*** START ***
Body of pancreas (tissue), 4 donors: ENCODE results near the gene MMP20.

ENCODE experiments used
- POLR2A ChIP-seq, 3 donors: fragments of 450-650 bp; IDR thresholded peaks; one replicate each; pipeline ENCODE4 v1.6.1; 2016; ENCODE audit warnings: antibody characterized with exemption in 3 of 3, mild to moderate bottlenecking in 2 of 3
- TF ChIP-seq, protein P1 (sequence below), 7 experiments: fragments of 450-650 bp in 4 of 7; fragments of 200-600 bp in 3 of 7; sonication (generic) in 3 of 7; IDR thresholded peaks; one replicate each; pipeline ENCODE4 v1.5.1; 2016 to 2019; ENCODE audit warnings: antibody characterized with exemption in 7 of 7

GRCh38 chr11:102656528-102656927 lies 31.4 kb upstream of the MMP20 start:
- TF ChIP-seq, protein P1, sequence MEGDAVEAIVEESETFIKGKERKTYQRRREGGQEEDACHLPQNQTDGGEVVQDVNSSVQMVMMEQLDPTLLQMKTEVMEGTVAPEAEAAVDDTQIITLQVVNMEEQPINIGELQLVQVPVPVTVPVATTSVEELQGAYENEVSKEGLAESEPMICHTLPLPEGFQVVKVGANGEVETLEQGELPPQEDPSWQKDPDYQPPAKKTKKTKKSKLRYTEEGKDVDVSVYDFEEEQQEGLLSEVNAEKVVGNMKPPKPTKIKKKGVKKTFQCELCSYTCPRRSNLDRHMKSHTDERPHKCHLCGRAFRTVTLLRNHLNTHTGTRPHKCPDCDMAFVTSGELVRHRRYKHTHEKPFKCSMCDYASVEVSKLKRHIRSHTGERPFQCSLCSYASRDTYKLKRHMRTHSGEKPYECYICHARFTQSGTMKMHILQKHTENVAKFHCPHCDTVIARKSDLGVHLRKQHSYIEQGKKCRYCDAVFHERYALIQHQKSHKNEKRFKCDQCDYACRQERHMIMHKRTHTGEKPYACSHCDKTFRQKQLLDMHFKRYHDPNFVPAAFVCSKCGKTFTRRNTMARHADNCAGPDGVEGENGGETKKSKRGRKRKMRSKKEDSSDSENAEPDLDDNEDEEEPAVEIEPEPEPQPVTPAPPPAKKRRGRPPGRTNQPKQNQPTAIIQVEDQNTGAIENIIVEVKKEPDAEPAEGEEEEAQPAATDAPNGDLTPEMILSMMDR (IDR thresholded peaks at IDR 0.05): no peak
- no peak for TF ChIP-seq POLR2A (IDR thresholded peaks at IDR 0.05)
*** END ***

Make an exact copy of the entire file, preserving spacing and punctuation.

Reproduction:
Body of pancreas (tissue), 4 donors: ENCODE results near the gene MMP20.

ENCODE experiments used
- POLR2A ChIP-seq, 3 donors: fragments of 450-650 bp; IDR thresholded peaks; one replicate each; pipeline ENCODE4 v1.6.1; 2016; ENCODE audit warnings: antibody characterized with exemption in 3 of 3, mild to moderate bottlenecking in 2 of 3
- TF ChIP-seq, protein P1 (sequence below), 7 experiments: fragments of 450-650 bp in 4 of 7; fragments of 200-600 bp in 3 of 7; sonication (generic) in 3 of 7; IDR thresholded peaks; one replicate each; pipeline ENCODE4 v1.5.1; 2016 to 2019; ENCODE audit warnings: antibody characterized with exemption in 7 of 7

GRCh38 chr11:102656528-102656927 lies 31.4 kb upstream of the MMP20 start:
- TF ChIP-seq, protein P1, sequence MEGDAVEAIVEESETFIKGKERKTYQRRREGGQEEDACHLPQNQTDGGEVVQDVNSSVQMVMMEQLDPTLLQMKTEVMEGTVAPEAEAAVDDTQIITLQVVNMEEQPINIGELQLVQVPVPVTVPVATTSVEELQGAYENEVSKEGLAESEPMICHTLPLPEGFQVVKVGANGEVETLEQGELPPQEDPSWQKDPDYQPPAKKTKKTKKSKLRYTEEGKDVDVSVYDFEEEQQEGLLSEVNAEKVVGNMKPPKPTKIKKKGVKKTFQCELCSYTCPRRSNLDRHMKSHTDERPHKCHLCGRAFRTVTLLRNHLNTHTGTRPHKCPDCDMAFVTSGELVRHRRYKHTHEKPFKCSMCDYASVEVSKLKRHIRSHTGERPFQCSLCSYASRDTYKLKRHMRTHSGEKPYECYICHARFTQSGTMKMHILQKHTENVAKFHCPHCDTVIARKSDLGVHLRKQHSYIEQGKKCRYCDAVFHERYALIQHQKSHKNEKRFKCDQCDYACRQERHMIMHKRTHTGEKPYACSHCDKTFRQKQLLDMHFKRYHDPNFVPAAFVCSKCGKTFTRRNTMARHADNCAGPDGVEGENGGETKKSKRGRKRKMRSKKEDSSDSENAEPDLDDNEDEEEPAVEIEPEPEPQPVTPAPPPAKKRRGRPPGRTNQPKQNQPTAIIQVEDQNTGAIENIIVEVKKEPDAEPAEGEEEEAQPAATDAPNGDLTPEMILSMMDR (IDR thresholded peaks at IDR 0.05): no peak
- no peak for TF ChIP-seq POLR2A (IDR thresholded peaks at IDR 0.05)